Home Archived February 7, 2019

New Jersey Water Science Center

  home   water data   projects   publications   hazards   news   about us   contact   webcams     internal
Great Falls of the Passaic River at Paterson, N.J

Great Falls of the Passaic River at Paterson, N.J.




USGS Water Science Centers are located in each state.

There is a USGS Water Science Center office in each State. Washington Oregon California Idaho Nevada Montana Wyoming Utah Colorado Arizona New Mexico North Dakota South Dakota Nebraska Kansas Oklahoma Texas Minnesota Iowa Missouri Arkansas Louisiana Wisconsin Illinois Mississippi Michigan Indiana Ohio Kentucky Tennessee Alabama Pennsylvania West Virginia Georgia Florida Caribbean Alaska Hawaii New York Vermont New Hampshire Maine Massachusetts South Carolina North Carolina Rhode Island Virginia Connecticut New Jersey Maryland-Delaware-D.C.

Flood Regionalization

Project Title: Flood Regionalization
Project Number: 2454BHJ
Project Chief:
Project Start Date: 01-JUL-2004
Project End Date: 30-NOV-2007

Project Objectives

The overall objective of this project is to develop regional peak discharge relations for ungaged drainage basins in New Jersey by evaluating the stream gage data collected from the cooperative New Jersey gage network. The specific study objectives are:

  • Develop regional peak discharge equations for non-tidal streams in New Jersey that are not heavily regulated by reservoirs for the 2-, 5-, 10-, 25-, 50-, 100- and 500-year recurrence intervals for four (4) to five (5) regions in the State.
  • Develop a web page to automate the determination of flood magnitude and frequency for existing gaged sites and at ungaged sites.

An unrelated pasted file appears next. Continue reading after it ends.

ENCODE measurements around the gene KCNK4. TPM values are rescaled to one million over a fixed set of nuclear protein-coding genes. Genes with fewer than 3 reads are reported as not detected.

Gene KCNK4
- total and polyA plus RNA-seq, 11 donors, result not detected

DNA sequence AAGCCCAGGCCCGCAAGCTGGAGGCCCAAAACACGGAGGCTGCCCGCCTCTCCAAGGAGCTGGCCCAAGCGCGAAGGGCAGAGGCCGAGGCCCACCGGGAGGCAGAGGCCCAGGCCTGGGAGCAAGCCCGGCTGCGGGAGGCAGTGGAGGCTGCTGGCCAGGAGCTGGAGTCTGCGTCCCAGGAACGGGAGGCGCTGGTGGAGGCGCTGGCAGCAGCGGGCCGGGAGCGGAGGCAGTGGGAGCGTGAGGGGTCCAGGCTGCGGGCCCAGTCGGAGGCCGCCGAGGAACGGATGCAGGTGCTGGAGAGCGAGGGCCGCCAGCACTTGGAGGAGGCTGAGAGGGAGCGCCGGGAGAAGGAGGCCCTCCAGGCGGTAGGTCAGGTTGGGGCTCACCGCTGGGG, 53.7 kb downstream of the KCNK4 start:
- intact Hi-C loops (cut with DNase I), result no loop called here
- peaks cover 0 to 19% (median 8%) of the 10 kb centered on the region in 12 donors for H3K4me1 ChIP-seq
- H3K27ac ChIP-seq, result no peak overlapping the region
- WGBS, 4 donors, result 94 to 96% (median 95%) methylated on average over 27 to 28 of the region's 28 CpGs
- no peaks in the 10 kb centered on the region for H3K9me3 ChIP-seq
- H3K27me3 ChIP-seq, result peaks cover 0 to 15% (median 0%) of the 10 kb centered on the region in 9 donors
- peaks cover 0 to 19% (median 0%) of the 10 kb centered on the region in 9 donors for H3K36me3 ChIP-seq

Statement of Problem

A method of estimating the flood magnitude and frequency of ungaged streams in New Jersey is an important need of engineers and planners. The potential for flooding and an increase in the potential damage due to flooding has increased in many areas as the population of New Jersey has grown from about 5 million people in 1950 to over 8 million people in 2000. The population increase and associated spread of development has increased the number of areas that are vulnerable to flooding. Development has in some areas produced greater runoff due to increased amounts of impervious surfaces resulting in increased flooding down stream. Planning for future land use and infrastructure for small drainage basins that are vulnerable to high intensity storms requires flow information to develop flood frequency curves. Existing methods for estimating flood magnitude and frequency for ungaged streams tend to have a geographic bias. The previous flood estimating equations were developed by the USGS and published as NJDEP Special Report 38, published in 1974.

Strategy and Approach

The project will use data from the various gaging networks in New Jersey, and portions of the gage networks of nearby Pennsylvania, New York, and Delaware to develop a database for analysis. A minimum of 10 years of flood records at a station is required for analysis. The data from New Jersey streams, as well as from nearby states will be grouped into similar geographic regions in order to develop four or five regional relations to minimize geographic bias. Work on the project will be divided into 2 phases. The first phase will cover development and publication of new regional equations. The second phase will involve development and documentation of a web site to automate the determination of flood magnitude and frequency for ungaged sites.

Accessibility FOIA Privacy Policies and Notices

USA.gov logo U.S. Department of the Interior | U.S. Geological Survey
URL: http://nj.usgs.gov/projects/2454BHJ/index.html
Page Contact Information: New Jersey WSC Webmaster
Page Last Modified: Monday, 14-Jan-2013 11:02:39 EST